The Xbox One X is now available and, in Microsoft's own words, is the "most powerful console yet".

It is capable of full 4K HDR gaming at 60 frames per second, with a built-in 4K Ultra HD Blu-ray player to boot.

You can read our in-depth full review of the Xbox One X to get an idea of what we think about its talents, but here is everything you need to know in an easy to read breakdown.

Xbox One X: Hardware and specs

Microsoft's mid-generation successor to the Xbox One is technically more powerful than Sony's 4K-capable PS4 Pro, which is some feat.

The Xbox One X runs on what is called the Scorpio Engine, which uses a custom SoC (system on chip) with an enhanced version of the Jaguar core CPU adopted by the Xbox One S. Almost every other aspect is beefed up too:

  • Processor: Eight custom x86 cores clocked at 2.3GHz
  • Graphics: 6TF with 40 customised compute units at 1,172MHz
  • Cooling: Liquid cooled vapor chamber
  • RAM: 12GB DDR5
  • Memory bandwidth: 326GB/s
  • Hard drive: 1TB 2.5-inch drive
  • Optical drive: 4K Ultra HD Blu-ray player
  • Connections: HDMI 2.0b out, HDMI 1.4b in, S/PDIF, 3 x USB 3.0 ports, Ethernet internet, dual-band Wi-Fi (802.11ac)

That's powerful enough to run games at true 4K resolution (3840 x 2160) at up to 60fps. It also supports the HDR10 wider colour and contrast standard.

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The inclusion of a 4K Blu-ray drive is interesting because Sony decided against a 4K Blu-ray deck for its PS4 Pro. The Xbox One S has a 4K disc spinner, too. 

And all that in the smallest Xbox console ever. Yep, at 300 x 240 x 60mm, the One X is smaller and better looking than any Xbox before it. It weighs 3.81kg.

Xbox One X: Does it replace the Xbox One?

Microsoft has been clear from the first mention of the then-called Project Scorpio that it is part of the Xbox family not a replacement. Games that run on Xbox One or Xbox One S will also run on Xbox One X, but potentially with better graphics, higher frame rates and/or resolutions. It's a similar story to the way the PS4 Pro plays PS4 games but often with enhancements and sometimes in 4K.

The message pushed by Xbox boss Phil Spencer is that "no one gets left behind", so as One X pushes things forwards, Team Xbox is keen to ensure that the humble Xbox One gamer doesn't feel they have to go out an buy a new console to keep up. Equally, those who do have an One X will still be using the same services as they do now and be part of the same Xbox Live community.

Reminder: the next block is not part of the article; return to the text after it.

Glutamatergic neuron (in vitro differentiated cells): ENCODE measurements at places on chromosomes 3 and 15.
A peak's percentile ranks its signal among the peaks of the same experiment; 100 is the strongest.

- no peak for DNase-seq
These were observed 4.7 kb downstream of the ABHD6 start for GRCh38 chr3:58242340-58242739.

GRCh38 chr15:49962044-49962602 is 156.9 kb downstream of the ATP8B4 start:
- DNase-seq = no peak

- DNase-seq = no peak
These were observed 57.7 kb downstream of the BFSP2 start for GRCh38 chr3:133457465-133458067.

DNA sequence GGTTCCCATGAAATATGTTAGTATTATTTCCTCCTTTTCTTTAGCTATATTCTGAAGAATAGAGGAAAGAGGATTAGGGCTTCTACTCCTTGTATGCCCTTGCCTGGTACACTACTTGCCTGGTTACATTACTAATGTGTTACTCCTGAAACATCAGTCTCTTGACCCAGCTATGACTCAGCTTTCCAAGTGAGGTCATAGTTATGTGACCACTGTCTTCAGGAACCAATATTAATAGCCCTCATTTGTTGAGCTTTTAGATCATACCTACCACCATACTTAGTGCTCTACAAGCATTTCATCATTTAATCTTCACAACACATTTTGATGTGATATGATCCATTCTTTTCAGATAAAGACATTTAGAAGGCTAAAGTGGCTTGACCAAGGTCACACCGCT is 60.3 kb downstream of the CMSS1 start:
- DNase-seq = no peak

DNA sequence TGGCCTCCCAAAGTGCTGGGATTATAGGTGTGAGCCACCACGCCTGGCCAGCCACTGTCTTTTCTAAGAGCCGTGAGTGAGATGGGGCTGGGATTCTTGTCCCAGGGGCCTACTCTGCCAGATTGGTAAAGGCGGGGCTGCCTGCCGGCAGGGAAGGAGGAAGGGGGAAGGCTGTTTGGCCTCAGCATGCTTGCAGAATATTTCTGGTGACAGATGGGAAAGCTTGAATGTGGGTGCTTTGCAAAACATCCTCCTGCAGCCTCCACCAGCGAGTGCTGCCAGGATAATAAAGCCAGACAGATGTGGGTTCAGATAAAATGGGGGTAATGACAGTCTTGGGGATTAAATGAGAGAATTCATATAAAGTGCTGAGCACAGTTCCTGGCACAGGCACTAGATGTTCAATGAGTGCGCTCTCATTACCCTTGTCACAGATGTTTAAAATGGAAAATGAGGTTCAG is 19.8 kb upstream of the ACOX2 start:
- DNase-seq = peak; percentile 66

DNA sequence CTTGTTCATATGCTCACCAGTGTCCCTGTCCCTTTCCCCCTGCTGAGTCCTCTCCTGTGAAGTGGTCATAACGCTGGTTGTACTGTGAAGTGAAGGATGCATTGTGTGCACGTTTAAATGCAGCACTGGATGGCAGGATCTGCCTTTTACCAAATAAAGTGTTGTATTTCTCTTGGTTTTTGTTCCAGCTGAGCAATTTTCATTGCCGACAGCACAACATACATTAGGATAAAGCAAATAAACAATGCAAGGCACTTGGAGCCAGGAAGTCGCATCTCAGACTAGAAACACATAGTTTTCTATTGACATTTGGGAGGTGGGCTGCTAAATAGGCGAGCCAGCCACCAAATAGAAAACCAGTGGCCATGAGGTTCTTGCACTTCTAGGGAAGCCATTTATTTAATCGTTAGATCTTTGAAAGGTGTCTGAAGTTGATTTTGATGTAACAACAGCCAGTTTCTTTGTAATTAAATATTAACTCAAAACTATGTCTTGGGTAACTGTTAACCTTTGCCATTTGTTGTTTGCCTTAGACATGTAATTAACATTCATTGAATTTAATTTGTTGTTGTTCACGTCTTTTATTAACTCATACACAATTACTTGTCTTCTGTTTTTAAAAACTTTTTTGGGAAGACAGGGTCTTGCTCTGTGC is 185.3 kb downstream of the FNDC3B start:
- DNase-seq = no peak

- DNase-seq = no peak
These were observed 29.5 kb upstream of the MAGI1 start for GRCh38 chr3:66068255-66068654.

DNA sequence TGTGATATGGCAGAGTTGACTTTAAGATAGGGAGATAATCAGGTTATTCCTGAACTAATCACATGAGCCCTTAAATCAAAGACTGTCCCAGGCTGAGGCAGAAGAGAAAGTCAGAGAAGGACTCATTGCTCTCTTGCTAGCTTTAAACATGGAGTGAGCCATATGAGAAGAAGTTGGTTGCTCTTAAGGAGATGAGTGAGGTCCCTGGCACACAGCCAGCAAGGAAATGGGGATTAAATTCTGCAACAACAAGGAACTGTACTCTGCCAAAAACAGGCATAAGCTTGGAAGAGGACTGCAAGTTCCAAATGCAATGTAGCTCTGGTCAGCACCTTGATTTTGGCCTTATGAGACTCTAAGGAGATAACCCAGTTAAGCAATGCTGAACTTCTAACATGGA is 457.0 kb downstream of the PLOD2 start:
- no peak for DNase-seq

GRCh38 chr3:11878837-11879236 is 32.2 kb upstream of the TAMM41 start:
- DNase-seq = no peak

All Xbox One accessories also work on Xbox One X.

Xbox One X: True 4K gaming at 60fps and virtual reality

The Xbox One X is all powerful, capable of running true 4K gaming at up to 60fps, which you won't get from the Xbox One S.

When the console was first announced, there was also a fair amount of talk of VR - which the One X is more than powerful enough to handle. Bethesda has already shown off plans for Fallout 4 in VR - which we've had a chance to demo - so another aim of the Xbox One X will be to deliver high-fidelity VR gaming. Eventually anyway.

At present it has no virtual reality support.

Xbox One X price and availability

The Xbox One X is now available worldwide.

It costs $499 for the US and £449 for the UK, without a game. That makes it somewhat pricier than its nearest rival, the PS4 Pro - but it does sport more powerful components within.

The company did put an Xbox One X: Project Scorpio Edition up for pre-order in August, but it soon sold out. You might be able to find one on reseller sites, such as ebay, but expect to pay an even heavier premium. To be honest, the standard Xbox One X works exactly the same.